Federal Reserve Chairman Ben Bernanke explained today that the United States faces numerous economic "headwinds" and that he's looking out for the strength of the dollar. Wait a second. Wouldn't the growing strength of the dollar right now be just another headwind for the economy?


Bernanke is right that "reduced bank lending and a weak labor market will probably restrain the pace of the U.S. economic recovery," but where is this recovery coming from? Partly it's coming from the weakness of the dollar. A "weaker" dollar is good for U.S. exporters, and one of the reasons we're seeing an uptick in manufacturing is that Asia's strong recovery, combined with the weakness of the dollar (down more than 10 percent since March), is giving our manufacturing a huge boost. Today our manufacturing sector is growing faster than any country in Europe.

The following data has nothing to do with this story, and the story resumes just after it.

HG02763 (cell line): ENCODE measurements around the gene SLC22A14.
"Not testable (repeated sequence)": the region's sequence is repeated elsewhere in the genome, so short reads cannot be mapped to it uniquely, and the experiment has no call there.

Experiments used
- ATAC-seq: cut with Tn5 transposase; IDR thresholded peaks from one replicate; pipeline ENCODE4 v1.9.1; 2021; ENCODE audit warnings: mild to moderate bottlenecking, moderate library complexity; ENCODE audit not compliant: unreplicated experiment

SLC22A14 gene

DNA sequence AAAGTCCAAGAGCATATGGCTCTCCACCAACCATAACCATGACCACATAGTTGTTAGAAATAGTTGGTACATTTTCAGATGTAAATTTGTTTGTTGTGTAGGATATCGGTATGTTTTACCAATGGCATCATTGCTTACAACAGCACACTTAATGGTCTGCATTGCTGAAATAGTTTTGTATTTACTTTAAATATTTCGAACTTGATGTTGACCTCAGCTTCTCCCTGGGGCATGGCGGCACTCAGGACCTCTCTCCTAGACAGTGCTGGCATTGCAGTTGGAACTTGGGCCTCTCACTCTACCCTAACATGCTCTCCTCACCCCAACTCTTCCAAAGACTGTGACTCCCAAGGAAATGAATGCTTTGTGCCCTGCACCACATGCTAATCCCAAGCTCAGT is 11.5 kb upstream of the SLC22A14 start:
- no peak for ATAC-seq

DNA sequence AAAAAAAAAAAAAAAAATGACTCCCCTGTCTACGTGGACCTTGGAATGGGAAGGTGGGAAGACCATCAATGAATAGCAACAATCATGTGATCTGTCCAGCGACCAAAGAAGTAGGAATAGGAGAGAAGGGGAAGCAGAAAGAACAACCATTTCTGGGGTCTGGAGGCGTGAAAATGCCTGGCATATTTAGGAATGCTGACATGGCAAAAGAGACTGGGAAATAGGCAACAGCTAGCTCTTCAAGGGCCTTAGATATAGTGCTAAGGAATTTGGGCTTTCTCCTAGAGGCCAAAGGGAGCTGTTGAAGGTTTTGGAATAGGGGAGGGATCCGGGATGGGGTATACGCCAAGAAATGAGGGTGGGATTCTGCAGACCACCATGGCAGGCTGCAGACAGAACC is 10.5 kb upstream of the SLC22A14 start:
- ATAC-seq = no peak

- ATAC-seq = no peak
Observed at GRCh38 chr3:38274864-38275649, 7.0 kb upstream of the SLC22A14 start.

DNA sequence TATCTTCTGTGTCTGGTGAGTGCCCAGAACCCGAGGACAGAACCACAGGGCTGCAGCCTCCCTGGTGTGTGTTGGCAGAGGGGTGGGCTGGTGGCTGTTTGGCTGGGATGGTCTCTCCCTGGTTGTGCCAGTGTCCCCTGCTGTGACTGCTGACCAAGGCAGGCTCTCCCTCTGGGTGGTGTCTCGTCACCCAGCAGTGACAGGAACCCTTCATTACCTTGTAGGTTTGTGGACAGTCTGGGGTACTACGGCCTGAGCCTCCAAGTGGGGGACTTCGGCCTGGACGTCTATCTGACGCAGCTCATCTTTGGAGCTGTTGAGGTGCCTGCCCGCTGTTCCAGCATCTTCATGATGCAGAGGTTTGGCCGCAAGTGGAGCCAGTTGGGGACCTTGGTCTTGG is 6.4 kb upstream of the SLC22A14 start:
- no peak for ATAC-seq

Why are manufacturing/exports so crucial for the economy right now? Precisely because of the headwinds Bernanke points out. American consumerism is in hibernation. One out of six workers are unemployed or under-employed. We need foreign markets to help drive production. We need higher production to drive company profits. We need sustainable company profits to lift employment. And before all of that, we need a low dollar.

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